When I was ten years old, my parents took me and my little sister to an outdoor adventure play park on the south coast while we were on holiday, with swings and wooden climbing frames and, what many of the kids there were most excited about, a drop slide.
A huge, red drop slide.
Let me tell you now, this wasn’t one of those drop slides you see at soft-play parks, the ones where you’re flung into a sea of colourful plastic balls. It didn’t dip or curve. Instead, it plummeted you downwards at such an angle that you were essentially, for a few seconds, standing in mid air, until the vertical drop gave way to a long, flat expanse where your speed would decrease, along with your heart rate, until you climbed back up the top to do it again.
I didn’t know any of this yet, though. I was still sat at the top with my legs dangling over the edge telling myself, one minute, that I was going to do it, that I was just going to push myself off, and immediately afterwards, shouting at my Dad ‘DON’T PUSH ME. NOOO I’M NOT READY’.
The other kids made it look so easy. They were eager to fling themselves off the edge. Didn’t care about the oncoming rush of adrenaline and how that might make them feel, that falling sensation in their stomachs, the momentary thrill of being in mid-air.
I wasn’t worried about my safety: I sat up there for what felt like hours, watching as my Dad appeared at the top of the stairs again, disappeared down the slide again.
My safety was a given, what I was worried about was giving up control.
All I wanted was to know what it was going to feel like before I did it.
Instead, I sat at the top of the slide, looking down, willing myself to shimmy my butt over the side and let go.
I’ve always wanted to rush to the ending before I’ve even begun. Always wanted to know what’s going to happen, feel what it’s going to feel like, before I take the leap.
If I start a new project I want to know that it’s going to be a success.
I just started writing a book and already I’m worrying that no-one will like it, which, of course, makes writing it even harder.
I recently started a new project with a friend that I’m really excited about, but I’m already wringing my hands over the idea that it won’t be well-received, that other people won’t love it.
I’m constantly comparing myself to others and their success.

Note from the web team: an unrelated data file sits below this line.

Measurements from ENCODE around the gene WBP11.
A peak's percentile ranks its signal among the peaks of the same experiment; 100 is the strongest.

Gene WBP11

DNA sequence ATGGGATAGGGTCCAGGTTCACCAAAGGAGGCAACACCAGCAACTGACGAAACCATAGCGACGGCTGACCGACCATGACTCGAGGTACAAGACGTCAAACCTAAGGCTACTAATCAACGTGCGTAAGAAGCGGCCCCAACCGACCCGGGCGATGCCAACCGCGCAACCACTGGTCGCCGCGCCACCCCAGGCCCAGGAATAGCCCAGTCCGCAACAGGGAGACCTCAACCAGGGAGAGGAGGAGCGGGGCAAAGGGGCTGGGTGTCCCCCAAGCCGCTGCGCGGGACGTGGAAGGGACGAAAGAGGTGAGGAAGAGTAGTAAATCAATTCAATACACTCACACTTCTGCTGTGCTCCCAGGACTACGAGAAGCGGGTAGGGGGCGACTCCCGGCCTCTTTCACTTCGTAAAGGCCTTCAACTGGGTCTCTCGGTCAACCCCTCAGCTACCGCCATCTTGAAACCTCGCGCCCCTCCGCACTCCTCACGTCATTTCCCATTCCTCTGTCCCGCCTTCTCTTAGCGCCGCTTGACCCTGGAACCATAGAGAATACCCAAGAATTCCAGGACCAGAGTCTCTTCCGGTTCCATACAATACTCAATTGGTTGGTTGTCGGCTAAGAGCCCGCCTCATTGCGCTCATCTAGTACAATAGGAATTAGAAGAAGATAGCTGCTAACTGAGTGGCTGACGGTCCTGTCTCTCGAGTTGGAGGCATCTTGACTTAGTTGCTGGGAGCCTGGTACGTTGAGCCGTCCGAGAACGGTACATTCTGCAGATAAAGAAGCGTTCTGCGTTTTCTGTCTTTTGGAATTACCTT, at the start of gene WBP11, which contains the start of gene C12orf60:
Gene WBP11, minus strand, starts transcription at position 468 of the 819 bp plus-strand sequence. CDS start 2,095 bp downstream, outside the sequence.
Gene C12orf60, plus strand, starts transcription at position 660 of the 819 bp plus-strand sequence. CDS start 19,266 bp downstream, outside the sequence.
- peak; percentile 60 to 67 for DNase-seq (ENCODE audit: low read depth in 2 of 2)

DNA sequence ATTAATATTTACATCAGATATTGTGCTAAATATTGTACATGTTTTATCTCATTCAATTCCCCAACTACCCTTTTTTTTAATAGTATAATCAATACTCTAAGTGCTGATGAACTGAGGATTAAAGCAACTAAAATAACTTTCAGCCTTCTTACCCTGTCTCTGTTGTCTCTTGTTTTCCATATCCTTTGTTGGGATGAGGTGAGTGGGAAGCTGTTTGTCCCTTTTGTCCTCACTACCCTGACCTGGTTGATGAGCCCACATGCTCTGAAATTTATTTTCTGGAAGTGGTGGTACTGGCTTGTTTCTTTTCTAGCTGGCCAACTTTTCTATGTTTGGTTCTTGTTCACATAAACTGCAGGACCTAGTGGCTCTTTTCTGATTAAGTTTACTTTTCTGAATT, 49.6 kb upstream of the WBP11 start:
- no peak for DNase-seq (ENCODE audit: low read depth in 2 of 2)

Instead of getting stuck in, taking one step at a time, being patient, overcoming obstacles, nurturing good ideas, putting bad ideas on the back burner, creating, writing, making things happen, I sit at the top of the slide and wait and watch while everyone else takes the leap.
No-one else seems to be worrying but, of course, they are. We all experience self doubt. We all worry that our readers won’t like what we write, that our clients won’t like what we pitch, that we’re not good enough. The trick is, I think, to know that your book might be read only by your mother, and maybe your sister if you bribe her enough, and to write it anyway.
To know that there will be people who hate everything you create, and to keep creating regardless.
We are blessed with hindsight and we can learn from our mistakes, but seeing what lies ahead is impossible.
Knowing something is going to be successful might sound like the best way to determine if your ideas are actually any good, but imagine the pressure that would come with that. Imagine knowing how well your next blog post was going to be received and then having to actually go and write it.
There is value in fucking up, in not knowing what’s going to happen but doing it anyway. That’s how we learn and grow.
Remember when you first had your heart broken? How it felt like you’d never be happy again? How you cried and watched way too many episodes of Grey’s Anatomy? And yet you still tried to love someone again, still let someone else love you? Because once you’ve done it; been hurt, healed, got back on your feet, it gets easier.
Your heart has a few battle scars, sure, but you’re stronger.
That’s the value in things going wrong: knowing that you get another chance. Knowing that it will be OK.
Knowing that you could write books no-one wants to read, paint pictures no-one wants to look at, record music that no-one wants to listen to, and yet it still means something to have created those things in the first place.
You can go to bed knowing that you tried, and that’s an achievement in itself.
I did eventually make it down the slide. Felt the wind blow my hair across my face, the momentary panic in my stomach, my heart in my throat as I raced towards the bottom. And that feeling, the adrenaline, the excitement, made me want to immediately do it all over again.
And I did do it again, and again after that, and I didn’t stop until it was time to leave.
The trick is, I think, to just start. Let go. And when you feel yourself falling, just close your eyes and trust that your feet will find the floor again.
[This post was originally featured in my weekly newsletter, The Letter B]